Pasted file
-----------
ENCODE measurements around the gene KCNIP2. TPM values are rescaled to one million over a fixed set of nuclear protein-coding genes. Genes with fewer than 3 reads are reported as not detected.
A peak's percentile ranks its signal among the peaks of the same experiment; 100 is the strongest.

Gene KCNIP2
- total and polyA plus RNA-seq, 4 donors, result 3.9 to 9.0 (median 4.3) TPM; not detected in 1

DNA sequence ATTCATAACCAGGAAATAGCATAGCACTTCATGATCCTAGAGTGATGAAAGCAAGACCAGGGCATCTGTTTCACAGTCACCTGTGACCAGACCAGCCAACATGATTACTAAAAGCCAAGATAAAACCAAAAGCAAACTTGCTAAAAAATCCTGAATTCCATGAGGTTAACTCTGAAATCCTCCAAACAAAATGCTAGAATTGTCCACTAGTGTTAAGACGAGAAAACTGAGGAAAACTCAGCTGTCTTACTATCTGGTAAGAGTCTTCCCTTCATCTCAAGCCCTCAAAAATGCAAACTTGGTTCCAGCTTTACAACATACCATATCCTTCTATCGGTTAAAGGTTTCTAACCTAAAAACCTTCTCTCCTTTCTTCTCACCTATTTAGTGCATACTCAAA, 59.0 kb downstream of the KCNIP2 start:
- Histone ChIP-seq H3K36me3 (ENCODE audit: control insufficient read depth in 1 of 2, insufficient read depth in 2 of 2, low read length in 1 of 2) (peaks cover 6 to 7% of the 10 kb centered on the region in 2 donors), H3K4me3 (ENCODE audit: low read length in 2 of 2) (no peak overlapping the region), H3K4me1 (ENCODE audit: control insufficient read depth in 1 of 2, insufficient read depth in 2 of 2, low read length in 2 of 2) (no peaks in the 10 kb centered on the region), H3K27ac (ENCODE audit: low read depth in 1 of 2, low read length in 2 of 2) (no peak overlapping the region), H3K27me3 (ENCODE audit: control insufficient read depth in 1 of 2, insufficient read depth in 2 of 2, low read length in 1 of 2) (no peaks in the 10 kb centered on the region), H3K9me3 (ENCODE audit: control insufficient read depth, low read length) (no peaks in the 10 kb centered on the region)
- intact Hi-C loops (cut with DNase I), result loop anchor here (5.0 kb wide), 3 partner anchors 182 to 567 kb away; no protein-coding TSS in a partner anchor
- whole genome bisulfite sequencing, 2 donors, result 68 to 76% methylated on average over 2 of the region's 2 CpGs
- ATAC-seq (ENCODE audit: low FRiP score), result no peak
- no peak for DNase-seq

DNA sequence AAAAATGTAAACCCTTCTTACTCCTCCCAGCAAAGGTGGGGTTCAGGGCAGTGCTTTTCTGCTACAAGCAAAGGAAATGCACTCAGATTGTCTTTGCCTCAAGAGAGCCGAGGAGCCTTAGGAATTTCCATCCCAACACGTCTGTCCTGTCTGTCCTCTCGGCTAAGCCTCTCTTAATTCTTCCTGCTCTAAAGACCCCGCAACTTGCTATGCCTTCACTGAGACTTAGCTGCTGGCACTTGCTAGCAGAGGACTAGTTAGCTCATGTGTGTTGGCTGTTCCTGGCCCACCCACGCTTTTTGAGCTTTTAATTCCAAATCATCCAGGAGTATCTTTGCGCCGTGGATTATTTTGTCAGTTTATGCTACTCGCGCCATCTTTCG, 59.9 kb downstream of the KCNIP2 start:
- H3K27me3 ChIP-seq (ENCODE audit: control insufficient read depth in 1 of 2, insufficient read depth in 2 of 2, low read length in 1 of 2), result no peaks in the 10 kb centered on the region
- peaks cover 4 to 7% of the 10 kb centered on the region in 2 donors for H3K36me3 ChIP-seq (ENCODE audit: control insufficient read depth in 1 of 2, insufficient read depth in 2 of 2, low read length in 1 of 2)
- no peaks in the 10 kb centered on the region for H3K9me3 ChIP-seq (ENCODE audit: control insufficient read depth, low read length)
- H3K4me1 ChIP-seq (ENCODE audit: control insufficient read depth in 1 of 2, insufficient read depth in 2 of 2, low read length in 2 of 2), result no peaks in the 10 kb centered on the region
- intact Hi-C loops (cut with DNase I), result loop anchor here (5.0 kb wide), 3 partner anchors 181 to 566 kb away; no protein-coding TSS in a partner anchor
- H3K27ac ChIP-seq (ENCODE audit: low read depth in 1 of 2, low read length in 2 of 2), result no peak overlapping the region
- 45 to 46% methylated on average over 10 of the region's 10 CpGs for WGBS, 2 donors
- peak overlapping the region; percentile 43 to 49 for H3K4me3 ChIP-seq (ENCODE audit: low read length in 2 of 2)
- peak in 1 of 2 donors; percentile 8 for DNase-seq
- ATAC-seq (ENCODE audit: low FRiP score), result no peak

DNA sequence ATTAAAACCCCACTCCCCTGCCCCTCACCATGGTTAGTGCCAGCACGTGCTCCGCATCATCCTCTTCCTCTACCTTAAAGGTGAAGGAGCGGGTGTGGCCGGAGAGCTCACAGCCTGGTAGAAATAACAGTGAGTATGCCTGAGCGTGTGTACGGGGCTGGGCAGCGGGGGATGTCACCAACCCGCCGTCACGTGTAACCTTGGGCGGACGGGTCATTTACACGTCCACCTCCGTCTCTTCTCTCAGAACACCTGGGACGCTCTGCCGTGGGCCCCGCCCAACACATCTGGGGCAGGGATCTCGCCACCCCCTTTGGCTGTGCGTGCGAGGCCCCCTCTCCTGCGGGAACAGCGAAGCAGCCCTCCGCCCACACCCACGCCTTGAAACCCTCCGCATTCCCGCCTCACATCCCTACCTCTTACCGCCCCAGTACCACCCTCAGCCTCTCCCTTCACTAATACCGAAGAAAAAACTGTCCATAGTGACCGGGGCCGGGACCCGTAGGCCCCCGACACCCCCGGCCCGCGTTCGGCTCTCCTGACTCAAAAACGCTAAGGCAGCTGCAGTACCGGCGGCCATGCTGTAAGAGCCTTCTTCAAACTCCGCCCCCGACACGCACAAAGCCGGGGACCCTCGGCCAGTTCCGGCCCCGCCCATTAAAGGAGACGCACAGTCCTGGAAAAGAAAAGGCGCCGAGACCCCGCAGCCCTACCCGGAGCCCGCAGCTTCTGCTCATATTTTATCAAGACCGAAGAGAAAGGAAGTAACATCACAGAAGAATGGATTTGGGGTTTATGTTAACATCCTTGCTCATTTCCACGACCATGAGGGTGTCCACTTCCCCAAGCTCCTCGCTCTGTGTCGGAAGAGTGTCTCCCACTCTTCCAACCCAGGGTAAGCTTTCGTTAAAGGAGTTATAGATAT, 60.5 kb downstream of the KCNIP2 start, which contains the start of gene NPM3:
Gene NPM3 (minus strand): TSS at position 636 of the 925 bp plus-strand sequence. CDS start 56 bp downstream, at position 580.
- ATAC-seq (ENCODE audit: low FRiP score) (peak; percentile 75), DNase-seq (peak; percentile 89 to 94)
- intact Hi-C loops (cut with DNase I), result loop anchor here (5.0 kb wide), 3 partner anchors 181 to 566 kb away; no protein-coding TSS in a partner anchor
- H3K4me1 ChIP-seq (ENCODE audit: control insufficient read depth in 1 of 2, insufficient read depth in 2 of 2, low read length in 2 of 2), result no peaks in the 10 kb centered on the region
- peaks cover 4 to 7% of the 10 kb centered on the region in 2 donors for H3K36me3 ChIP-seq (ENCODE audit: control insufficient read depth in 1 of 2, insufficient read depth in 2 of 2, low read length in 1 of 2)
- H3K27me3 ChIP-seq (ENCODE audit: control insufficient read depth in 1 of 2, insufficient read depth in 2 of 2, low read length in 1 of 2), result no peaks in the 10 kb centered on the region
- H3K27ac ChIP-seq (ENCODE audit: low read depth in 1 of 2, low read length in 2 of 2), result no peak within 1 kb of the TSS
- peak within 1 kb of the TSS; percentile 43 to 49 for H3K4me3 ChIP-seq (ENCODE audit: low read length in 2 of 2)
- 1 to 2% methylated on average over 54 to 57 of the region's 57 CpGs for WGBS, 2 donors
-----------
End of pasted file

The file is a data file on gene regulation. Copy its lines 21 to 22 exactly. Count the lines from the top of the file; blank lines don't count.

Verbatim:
- ATAC-seq (ENCODE audit: low FRiP score), result no peak

DNA sequence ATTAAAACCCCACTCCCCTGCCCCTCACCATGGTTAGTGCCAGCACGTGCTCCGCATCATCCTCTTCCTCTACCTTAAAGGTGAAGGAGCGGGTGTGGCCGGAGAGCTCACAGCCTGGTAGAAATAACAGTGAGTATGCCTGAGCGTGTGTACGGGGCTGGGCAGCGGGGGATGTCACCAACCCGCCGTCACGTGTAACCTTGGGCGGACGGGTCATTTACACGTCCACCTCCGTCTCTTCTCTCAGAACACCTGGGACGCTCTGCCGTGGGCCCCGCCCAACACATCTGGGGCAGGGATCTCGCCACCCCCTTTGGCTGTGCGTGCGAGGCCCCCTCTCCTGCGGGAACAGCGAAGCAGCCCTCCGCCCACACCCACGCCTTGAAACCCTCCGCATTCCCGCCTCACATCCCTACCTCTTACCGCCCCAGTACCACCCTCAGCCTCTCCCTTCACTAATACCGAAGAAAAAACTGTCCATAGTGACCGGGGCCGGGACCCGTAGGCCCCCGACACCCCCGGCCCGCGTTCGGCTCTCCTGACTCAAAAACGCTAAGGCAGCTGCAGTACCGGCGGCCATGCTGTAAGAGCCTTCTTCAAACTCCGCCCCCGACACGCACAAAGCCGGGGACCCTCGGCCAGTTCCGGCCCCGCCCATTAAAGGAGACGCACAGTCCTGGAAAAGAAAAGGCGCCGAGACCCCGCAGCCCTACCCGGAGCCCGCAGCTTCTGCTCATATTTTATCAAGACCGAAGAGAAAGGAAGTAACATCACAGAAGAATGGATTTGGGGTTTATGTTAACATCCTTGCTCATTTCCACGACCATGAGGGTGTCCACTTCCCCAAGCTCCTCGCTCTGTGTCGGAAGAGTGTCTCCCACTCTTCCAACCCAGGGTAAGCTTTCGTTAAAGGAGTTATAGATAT, 60.5 kb downstream of the KCNIP2 start, which contains the start of gene NPM3: